By Christian DiMartino
Apocalyptic films come in two different forms. Some, or the majority, choose to focus on the disaster that is occurring, or heading towards earth. The others, or few, focus on the people involved. That’s not to say that the previous don’t focus on the people, but when they do, the people come across as more generic and cardboard because the filmmakers are certainly more interested in the destruction, but they need to have people (comic relief, charmers, children, families, etc.) to make it out. With the further, the disaster isn’t quite so front and center.
The best of the previous, in my opinion, is Deep Impact. Not a great film, but it did have a thrilling, frightening disaster, and there was enough human depth for the film to work. The best of the latter, and the best in general, is Lars Von Trier’s Melancholia. Abel Ferrara’s 4:44 Last Day on Earth was released, quietly, around the time of Melancholia. It was a film designed to be divisive, and it has left this reviewer, again, divided.
The critical reception for this film was mixed, but what came as a surprise to me was the film’s 4.6 rating on IMDb. That sort of rating is usually scored for blunders like Striptease or Rhinestone, not the work of someone like Ferrara. Ferrara, whose work is typically pretty interesting (Bad Lieutenant, King of New York), can also make work that is interesting in unsuccessful ways. 4:44 Last Day on Earth is kind of sort of in that category. I liked it more than most, perhaps because of what it is going for. Yet even at 80 minutes, it does tend to meander and it is undeniably pretentious (this coming from someone who, again, is a Lars Von Trier fan) .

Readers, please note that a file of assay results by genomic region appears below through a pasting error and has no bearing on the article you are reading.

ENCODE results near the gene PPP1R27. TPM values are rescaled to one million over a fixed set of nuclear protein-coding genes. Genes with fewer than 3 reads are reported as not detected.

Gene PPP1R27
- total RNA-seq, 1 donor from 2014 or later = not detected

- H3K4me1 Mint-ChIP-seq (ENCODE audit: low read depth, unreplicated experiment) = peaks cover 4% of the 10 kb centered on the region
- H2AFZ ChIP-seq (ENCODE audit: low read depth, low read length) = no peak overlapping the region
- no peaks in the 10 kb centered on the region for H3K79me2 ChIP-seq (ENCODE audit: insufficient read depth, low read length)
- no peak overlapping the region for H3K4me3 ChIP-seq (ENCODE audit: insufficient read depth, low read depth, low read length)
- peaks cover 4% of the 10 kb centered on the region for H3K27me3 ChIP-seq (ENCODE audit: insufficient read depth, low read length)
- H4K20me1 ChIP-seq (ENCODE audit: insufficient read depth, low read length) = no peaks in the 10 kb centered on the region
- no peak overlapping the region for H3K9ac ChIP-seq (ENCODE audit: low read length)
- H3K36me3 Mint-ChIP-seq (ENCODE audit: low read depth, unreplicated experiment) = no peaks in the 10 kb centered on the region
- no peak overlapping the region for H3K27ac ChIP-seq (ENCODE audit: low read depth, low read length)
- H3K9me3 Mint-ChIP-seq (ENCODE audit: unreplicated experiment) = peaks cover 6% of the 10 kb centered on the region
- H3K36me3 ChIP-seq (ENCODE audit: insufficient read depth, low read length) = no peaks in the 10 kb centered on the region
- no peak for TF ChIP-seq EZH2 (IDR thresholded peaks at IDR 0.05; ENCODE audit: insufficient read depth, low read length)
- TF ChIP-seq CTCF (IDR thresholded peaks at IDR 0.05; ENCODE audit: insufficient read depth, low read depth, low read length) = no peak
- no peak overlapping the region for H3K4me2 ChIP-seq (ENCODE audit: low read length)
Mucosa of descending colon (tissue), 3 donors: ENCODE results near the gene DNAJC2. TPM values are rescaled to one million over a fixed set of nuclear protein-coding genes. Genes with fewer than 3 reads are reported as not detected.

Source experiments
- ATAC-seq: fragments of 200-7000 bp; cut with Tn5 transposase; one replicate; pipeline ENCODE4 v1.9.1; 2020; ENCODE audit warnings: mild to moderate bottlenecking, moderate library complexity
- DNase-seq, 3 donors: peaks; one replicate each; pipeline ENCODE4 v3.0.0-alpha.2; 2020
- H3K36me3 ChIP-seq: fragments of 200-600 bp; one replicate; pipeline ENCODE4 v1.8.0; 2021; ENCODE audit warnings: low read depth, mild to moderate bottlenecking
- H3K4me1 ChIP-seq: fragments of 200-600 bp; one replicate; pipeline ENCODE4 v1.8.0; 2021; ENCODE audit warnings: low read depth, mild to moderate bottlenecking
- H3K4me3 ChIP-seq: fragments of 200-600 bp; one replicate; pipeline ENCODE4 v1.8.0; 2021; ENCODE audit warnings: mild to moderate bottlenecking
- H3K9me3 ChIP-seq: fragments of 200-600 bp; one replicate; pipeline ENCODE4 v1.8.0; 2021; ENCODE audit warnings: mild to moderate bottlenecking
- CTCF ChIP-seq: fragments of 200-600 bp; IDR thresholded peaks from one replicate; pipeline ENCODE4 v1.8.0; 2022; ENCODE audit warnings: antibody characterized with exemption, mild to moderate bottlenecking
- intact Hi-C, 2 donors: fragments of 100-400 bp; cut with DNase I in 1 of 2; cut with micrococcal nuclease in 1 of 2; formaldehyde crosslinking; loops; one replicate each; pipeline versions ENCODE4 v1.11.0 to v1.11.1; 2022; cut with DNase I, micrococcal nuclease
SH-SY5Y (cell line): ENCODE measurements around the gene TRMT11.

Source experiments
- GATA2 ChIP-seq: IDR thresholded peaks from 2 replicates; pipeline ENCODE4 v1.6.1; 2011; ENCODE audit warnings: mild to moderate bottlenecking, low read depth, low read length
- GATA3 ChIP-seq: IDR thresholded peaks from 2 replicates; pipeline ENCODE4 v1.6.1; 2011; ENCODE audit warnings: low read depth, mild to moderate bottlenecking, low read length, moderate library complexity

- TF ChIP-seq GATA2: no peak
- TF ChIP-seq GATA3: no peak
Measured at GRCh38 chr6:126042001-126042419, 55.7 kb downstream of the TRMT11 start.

The film finds Willem Dafoe and Shanyn Leigh as an actor and a painter living together in their New York department. We are told early on that, through global warming or something, and damage to the Ozone layer, that the world is about to reach its end. What’s interesting about 4:44 Last Day on Earth is the way in which these characters react to their situation. In a normal film, we’d probably see mass hysteria and panic. Here, we sense that these two are a little afraid, but they just choose to look forward, even though they aren’t looking forward far. We see a man jump off of a balcony. The two of them order take out, visit their friends, Skype their loved ones, get high, face the issues that they share with one another, and finally, accept each other one last time because the world is ending, and at least they have each other.
All of these ideas I am perfectly fine with. Honestly, if it were me, I too would be losing my mind. Yet here are two people, along with their friends, who have pretty much accepted their fate, and they know that there is nothing that can be avoided or done. So why not just continue living your life as if it were another day? It’s your last day on earth, why not make it a normal one? The acting here is really good too. Dafoe has been on such a roll these past few years.
Ferrara does do a bit too much showing here, in terms of constant footage being shown displaying what is going on in the rest of the world. The main ideas here are interesting, to me at least, because few apocalyptic films choose to go down this route. I wasn’t bored by 4:44 Last Day on Earth, but it ultimately isn’t much of a movie. It is a pretentious piece of work, and it does tend to meander every so often. Yet there is some respect here for it, simply because not many films tend to approach this subject in such a manner. Melancholia it is not, but aye-okay it is.